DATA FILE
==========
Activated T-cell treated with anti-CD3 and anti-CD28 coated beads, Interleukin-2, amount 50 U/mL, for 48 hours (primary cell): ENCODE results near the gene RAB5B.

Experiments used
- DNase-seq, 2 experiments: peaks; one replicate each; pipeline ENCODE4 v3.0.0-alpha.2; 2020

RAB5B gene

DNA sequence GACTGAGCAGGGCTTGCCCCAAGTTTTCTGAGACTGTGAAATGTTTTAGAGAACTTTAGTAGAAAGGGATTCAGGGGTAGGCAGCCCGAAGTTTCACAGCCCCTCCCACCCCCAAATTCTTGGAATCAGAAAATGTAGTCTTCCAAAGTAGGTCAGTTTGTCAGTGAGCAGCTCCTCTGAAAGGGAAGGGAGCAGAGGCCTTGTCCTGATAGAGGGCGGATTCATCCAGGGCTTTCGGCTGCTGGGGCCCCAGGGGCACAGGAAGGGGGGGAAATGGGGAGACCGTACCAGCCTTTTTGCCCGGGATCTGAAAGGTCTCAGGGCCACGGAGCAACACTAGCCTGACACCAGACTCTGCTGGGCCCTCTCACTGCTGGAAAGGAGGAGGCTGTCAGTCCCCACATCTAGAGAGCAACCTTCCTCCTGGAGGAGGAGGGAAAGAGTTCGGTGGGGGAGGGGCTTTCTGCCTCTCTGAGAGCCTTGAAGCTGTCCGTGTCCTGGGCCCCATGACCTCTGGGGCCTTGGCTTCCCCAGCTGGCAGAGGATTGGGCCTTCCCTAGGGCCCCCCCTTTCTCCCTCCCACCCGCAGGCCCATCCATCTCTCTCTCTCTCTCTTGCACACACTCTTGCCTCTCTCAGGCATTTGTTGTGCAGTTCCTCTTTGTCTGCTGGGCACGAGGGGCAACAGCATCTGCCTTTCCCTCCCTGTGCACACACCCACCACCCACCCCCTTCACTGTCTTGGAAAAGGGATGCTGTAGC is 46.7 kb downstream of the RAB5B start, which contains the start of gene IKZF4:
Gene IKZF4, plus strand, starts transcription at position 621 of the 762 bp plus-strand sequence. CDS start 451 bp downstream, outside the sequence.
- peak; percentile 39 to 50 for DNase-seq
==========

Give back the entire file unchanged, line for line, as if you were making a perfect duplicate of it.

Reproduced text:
Activated T-cell treated with anti-CD3 and anti-CD28 coated beads, Interleukin-2, amount 50 U/mL, for 48 hours (primary cell): ENCODE results near the gene RAB5B.

Experiments used
- DNase-seq, 2 experiments: peaks; one replicate each; pipeline ENCODE4 v3.0.0-alpha.2; 2020

RAB5B gene

DNA sequence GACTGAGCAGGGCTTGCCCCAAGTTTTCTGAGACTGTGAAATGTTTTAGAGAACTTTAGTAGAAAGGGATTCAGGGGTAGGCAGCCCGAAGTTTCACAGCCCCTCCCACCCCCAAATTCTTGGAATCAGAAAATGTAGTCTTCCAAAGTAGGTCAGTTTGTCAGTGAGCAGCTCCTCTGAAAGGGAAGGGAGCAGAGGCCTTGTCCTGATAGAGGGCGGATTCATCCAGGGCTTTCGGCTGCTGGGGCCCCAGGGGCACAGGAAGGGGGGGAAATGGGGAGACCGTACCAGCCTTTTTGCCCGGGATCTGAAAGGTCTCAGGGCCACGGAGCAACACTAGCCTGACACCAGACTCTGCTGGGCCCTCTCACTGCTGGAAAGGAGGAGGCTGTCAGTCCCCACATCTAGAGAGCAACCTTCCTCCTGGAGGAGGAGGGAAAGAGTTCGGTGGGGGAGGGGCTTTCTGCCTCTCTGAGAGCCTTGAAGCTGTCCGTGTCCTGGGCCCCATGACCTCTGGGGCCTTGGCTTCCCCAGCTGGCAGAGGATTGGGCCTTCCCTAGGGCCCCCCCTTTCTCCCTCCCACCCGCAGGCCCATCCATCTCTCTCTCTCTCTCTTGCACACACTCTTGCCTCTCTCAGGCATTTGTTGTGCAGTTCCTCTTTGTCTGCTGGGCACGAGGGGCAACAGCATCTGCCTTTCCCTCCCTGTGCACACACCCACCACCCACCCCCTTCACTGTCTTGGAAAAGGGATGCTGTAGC is 46.7 kb downstream of the RAB5B start, which contains the start of gene IKZF4:
Gene IKZF4, plus strand, starts transcription at position 621 of the 762 bp plus-strand sequence. CDS start 451 bp downstream, outside the sequence.
- peak; percentile 39 to 50 for DNase-seq